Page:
Pre-telecommunication era correspondence meant sending a messenger pigeon, a letter, or a telegram. The handwritten letter had and still has a certain romantic quality to it, especially if written in cursive (another dying skill). Irrespective of its content or neatness, the letter itself represents an investment of time and thought on behalf of the sender. The letter represents the sender in a physical way, as container or body. The recipient can hold it close and soak it with tears, or crumble and toss it into the fire. The letter has been elevated to a work of art along with the accoutrement used to embellish it. In a very real way, a letter is a place-holder for the sender, as an artifact that simultaneously functions as both message and messenger.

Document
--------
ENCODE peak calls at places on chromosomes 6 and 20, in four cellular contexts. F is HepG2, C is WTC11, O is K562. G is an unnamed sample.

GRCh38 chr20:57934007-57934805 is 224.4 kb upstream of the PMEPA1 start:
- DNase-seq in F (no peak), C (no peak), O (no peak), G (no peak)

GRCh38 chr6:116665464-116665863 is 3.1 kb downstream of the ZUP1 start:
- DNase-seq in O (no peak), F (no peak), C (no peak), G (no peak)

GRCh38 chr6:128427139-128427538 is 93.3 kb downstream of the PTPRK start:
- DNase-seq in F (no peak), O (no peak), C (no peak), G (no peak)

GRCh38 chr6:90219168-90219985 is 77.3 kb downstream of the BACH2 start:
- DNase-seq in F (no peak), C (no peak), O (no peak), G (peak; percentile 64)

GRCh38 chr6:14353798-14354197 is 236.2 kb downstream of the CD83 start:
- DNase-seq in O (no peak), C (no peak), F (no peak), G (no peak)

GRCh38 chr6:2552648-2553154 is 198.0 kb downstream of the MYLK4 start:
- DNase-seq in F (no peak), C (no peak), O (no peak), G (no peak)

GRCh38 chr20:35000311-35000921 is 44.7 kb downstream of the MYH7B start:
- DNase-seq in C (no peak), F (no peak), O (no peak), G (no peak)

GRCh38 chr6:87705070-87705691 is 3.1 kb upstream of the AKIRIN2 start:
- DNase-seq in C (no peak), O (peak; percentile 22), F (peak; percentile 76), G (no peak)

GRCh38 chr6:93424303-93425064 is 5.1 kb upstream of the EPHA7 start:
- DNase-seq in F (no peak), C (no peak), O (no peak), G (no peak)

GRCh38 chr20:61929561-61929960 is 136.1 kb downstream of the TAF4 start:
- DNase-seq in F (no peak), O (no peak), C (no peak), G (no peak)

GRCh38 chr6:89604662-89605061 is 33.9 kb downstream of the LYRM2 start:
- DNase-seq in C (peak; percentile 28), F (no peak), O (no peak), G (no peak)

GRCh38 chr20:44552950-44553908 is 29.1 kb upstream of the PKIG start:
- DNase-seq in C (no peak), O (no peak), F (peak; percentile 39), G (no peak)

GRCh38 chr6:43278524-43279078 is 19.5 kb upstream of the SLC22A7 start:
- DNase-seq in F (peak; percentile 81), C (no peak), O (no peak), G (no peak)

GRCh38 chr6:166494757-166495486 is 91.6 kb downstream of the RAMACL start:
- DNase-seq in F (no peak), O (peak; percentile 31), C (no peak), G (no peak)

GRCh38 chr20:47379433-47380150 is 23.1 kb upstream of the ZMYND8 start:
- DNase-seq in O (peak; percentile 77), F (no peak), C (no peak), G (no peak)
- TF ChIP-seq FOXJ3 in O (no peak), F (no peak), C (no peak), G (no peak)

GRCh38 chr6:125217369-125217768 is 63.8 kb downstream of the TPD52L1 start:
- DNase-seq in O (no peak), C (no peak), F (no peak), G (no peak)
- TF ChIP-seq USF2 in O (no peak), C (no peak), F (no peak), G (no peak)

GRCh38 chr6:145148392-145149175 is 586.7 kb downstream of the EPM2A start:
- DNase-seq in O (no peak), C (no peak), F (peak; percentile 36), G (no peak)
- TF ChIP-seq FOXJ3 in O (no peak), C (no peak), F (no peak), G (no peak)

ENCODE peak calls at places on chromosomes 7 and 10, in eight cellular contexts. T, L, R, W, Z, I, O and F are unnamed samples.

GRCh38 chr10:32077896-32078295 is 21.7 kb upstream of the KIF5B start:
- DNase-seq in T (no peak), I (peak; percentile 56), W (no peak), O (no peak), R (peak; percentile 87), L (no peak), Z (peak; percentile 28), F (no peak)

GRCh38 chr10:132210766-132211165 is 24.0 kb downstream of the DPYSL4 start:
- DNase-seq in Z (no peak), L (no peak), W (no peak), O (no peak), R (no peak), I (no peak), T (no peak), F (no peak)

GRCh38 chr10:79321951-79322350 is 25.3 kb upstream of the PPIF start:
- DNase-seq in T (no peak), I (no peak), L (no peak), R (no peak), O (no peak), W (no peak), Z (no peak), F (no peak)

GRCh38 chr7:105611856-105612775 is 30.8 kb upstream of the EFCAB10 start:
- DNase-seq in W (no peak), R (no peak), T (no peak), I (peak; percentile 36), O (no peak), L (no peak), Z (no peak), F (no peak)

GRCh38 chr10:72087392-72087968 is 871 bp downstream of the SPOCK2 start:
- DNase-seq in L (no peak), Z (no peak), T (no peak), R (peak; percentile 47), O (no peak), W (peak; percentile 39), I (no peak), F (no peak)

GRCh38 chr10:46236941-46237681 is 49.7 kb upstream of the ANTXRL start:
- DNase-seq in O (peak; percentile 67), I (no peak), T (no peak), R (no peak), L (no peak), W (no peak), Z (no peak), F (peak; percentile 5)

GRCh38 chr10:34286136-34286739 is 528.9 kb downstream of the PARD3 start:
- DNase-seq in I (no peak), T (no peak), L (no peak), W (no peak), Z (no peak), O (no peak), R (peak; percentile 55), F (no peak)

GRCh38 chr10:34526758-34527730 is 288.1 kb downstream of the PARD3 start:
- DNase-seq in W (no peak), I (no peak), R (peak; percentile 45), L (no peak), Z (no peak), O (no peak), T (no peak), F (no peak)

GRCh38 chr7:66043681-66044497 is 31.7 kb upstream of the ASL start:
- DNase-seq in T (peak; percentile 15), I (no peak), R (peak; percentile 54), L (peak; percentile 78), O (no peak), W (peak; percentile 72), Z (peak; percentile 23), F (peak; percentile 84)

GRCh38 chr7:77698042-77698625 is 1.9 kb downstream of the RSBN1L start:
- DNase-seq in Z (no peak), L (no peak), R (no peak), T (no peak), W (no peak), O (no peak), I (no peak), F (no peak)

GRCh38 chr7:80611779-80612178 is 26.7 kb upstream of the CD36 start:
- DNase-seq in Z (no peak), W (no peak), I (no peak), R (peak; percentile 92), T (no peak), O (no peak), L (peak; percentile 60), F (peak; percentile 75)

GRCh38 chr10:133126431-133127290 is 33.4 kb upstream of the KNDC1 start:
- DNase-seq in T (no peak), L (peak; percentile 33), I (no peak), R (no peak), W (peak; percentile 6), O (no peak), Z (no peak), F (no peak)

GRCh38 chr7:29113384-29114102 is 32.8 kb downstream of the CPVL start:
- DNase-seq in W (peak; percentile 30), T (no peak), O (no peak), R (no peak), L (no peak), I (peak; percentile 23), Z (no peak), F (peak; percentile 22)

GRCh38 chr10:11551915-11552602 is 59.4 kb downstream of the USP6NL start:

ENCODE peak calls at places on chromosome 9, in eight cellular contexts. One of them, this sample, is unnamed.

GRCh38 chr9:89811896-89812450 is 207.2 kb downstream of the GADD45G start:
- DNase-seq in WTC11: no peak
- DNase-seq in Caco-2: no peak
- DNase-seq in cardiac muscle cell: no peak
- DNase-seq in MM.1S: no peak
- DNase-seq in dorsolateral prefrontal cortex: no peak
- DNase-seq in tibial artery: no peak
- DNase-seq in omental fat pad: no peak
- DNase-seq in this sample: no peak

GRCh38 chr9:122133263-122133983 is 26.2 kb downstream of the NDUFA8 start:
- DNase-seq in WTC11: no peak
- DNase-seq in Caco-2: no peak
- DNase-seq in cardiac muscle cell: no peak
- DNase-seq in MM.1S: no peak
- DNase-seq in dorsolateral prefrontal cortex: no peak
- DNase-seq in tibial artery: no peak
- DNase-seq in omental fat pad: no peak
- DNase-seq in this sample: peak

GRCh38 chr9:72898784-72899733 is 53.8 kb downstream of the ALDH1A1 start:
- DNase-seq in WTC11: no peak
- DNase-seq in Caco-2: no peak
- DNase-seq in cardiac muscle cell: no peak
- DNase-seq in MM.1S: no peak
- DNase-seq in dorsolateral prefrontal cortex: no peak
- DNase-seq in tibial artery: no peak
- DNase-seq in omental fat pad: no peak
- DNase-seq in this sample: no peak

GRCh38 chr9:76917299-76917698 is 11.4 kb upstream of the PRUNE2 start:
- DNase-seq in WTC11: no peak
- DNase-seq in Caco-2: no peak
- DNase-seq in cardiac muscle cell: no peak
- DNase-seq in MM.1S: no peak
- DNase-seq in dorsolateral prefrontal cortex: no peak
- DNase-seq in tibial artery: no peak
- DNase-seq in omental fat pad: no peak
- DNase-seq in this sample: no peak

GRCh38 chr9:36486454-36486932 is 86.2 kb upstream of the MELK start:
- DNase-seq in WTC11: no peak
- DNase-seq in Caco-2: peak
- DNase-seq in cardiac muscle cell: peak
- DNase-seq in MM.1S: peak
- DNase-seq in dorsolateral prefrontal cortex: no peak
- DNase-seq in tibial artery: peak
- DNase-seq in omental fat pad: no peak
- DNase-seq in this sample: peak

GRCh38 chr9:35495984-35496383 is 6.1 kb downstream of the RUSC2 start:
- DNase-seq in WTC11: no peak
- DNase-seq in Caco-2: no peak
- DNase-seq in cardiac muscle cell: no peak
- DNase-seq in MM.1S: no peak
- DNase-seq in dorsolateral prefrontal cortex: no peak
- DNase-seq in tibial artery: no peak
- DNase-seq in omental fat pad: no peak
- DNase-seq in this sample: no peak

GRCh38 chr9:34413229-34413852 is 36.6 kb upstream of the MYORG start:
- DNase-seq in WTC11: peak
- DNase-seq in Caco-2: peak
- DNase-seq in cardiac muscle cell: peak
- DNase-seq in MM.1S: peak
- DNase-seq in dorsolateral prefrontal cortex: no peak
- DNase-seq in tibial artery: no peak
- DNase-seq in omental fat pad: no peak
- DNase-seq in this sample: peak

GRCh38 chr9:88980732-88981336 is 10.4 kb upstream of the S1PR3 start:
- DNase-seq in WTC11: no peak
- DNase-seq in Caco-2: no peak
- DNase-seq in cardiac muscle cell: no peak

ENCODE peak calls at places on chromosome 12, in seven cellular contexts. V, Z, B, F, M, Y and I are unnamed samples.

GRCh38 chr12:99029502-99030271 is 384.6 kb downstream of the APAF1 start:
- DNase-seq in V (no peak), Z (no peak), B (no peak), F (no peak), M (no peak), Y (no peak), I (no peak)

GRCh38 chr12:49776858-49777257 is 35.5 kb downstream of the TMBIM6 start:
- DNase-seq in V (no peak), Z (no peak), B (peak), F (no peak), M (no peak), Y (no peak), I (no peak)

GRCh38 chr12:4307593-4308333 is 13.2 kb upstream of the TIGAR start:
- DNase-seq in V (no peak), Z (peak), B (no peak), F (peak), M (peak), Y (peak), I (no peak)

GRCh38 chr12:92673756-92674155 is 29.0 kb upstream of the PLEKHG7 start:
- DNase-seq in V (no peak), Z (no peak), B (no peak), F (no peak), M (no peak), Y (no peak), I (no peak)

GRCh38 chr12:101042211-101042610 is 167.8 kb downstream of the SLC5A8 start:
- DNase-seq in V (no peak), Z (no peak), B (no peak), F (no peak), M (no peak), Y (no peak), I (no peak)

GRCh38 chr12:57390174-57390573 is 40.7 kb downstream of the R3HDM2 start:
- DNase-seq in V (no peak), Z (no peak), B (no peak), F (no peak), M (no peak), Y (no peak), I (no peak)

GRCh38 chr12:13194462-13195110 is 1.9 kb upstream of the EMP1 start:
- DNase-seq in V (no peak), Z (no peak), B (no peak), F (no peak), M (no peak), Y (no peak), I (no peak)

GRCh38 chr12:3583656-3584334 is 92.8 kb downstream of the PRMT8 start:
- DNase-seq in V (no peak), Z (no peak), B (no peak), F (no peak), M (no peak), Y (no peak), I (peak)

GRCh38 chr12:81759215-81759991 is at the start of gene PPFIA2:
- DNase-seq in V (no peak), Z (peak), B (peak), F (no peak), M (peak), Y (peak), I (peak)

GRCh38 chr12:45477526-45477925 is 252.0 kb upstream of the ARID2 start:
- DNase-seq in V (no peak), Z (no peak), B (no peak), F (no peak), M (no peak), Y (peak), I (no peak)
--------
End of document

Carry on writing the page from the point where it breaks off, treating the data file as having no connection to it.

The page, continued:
The text message, the Facebook status update, the tweet, all these tell us about how a person wants us to think they are doing. The social media outlets MP commented on function as masks. The avatar, the profile, both of these operate in world of conceptual reality. Within the conceptual reality the profile moves among other profiles: it checks into a restaurant, it makes new friends, and it gets in and out of relationships. Like a real life enactment of the Sims, only now we've placed ourselves into the game. The profile operates as a simulacrum, an image divorced from real life. This free-floating image (the profile) is hostile to any trace of a referent, as French thinker Jean Baudrillard writes in his four step image process:
1. It [the image] is the reflection of a basic reality.
2. It masks and perverts a basic reality.
3. It masks the absence of a basic reality.